Temperate fall weather means it’s time to put summer vacations behind you and start planning for winter weather.
Switching coveted leisure time to home chores can be a difficult challenge. More than a few homeowners want to keep kicking back on weekends. But autumn winds mean all hands on deck. Homeowners who procrastinate could find their properties vulnerable to seasonal changes. These are some things to keep in mind about winterizing your home.
Fill The Cost Gaps
Arguably the single biggest waste of money is allowing heating and cooling loss. The small gaps where doors, windows and other material meet can be a conduit for migrating air. Drafts cause utility bills to increase with homeowners reaping zero benefit. Consider addressing these areas.
- Windows: It’s important to remember that window caulking has a limited life span. As it cracks, shrinks and expands, its efficiency diminishes. Check it annually and don’t hesitate to replace it.
- Weather Stripping: If you live in a frigid region, weather stripping can save a boatload of cash. Most home stores carry products that act like tape and fill the seams around doors. It’s an easy DIY project that can more than pay for itself.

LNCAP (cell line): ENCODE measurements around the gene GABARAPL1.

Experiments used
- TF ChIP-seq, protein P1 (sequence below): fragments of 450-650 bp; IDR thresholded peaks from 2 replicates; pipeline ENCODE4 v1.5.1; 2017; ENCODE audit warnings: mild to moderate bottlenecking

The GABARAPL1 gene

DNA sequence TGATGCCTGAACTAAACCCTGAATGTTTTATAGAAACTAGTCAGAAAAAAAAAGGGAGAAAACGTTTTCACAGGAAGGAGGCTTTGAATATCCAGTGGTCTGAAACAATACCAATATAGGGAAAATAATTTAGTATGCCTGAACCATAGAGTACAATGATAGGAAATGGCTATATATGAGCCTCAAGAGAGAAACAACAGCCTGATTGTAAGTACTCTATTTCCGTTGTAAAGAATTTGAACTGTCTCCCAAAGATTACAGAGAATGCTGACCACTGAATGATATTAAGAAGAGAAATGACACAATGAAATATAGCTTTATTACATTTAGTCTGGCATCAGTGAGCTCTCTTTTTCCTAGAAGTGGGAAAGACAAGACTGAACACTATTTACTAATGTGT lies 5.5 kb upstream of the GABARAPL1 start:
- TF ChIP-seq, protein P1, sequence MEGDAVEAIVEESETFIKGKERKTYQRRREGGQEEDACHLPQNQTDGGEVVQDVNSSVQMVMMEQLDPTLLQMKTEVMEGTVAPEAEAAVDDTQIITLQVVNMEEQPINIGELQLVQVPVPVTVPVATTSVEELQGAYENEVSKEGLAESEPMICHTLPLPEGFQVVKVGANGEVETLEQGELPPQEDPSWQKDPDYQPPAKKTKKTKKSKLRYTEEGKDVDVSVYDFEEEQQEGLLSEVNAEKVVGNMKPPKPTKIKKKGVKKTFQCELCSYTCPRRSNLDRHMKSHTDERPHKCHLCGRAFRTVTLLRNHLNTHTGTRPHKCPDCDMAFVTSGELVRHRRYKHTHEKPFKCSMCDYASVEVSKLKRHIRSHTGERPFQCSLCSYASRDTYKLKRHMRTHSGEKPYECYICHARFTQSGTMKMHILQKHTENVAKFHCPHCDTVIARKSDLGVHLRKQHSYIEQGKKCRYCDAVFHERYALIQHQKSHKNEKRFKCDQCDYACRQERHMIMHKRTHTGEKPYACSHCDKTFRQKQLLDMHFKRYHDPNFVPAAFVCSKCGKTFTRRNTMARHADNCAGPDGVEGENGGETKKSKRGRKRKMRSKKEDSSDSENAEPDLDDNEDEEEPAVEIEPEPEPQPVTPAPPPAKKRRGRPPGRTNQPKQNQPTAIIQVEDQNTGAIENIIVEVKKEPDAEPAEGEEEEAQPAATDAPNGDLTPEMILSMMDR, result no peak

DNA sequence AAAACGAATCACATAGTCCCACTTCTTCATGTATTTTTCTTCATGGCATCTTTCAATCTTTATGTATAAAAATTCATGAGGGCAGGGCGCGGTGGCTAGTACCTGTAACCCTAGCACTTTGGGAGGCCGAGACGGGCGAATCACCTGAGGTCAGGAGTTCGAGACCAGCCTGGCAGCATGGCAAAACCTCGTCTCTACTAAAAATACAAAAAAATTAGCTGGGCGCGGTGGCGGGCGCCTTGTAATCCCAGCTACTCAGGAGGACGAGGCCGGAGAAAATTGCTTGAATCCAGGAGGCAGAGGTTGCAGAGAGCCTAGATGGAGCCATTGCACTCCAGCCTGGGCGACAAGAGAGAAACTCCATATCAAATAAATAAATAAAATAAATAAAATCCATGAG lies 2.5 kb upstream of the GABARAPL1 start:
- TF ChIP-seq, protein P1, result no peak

- Door Guards: Similar to weather stripping, door guards are designed to eliminate drafts under the doors. There are permanent and temporary products that can address this issue.
- Flues Need Support: Many chimneys allow mass amounts of air to flow freely into homes. You don’t need to call a mason and rework the hardware to fix this draft. Try inflating a balloon inside it to cut off air circulation. Just remember to remove it before lighting a fire.
Gutter Avoid Disaster
A common problem homeowners overlook is the gutters. When these become clogged with leaves, twigs and other material, water can back up and impact the outer walls of a home.
Water penetrations remain the single greatest danger to homes and homeowners. Moisture behind walls and under floor boards can spur dangerous mold growths. Certain molds can cause critical health conditions, particularly among our valued elders and young children.
If you live in an area that frequently suffers freezing temperatures, gutters can fill, freeze and break. Better to clean them out now than buy new ones in the spring.
When people think about insulation, the pink stuff in the attic usually comes to mind. While that remains an excellent product to mitigate energy loss, let’s talk about another type.
Water lines can be negatively impacted by cold weather. Frozen pipes can crack, burst and cause a flood. Check for areas that are exposed. It only takes one sharp cold snap to damage water lines and a home’s interior. The time and cost of wrapping exposed pipes could prove far less expensive than hiring a plumber and remediation contractor.
When preparing a home for winter, think in terms of air and water. Those are the culprits that will cost you money and jeopardize your family.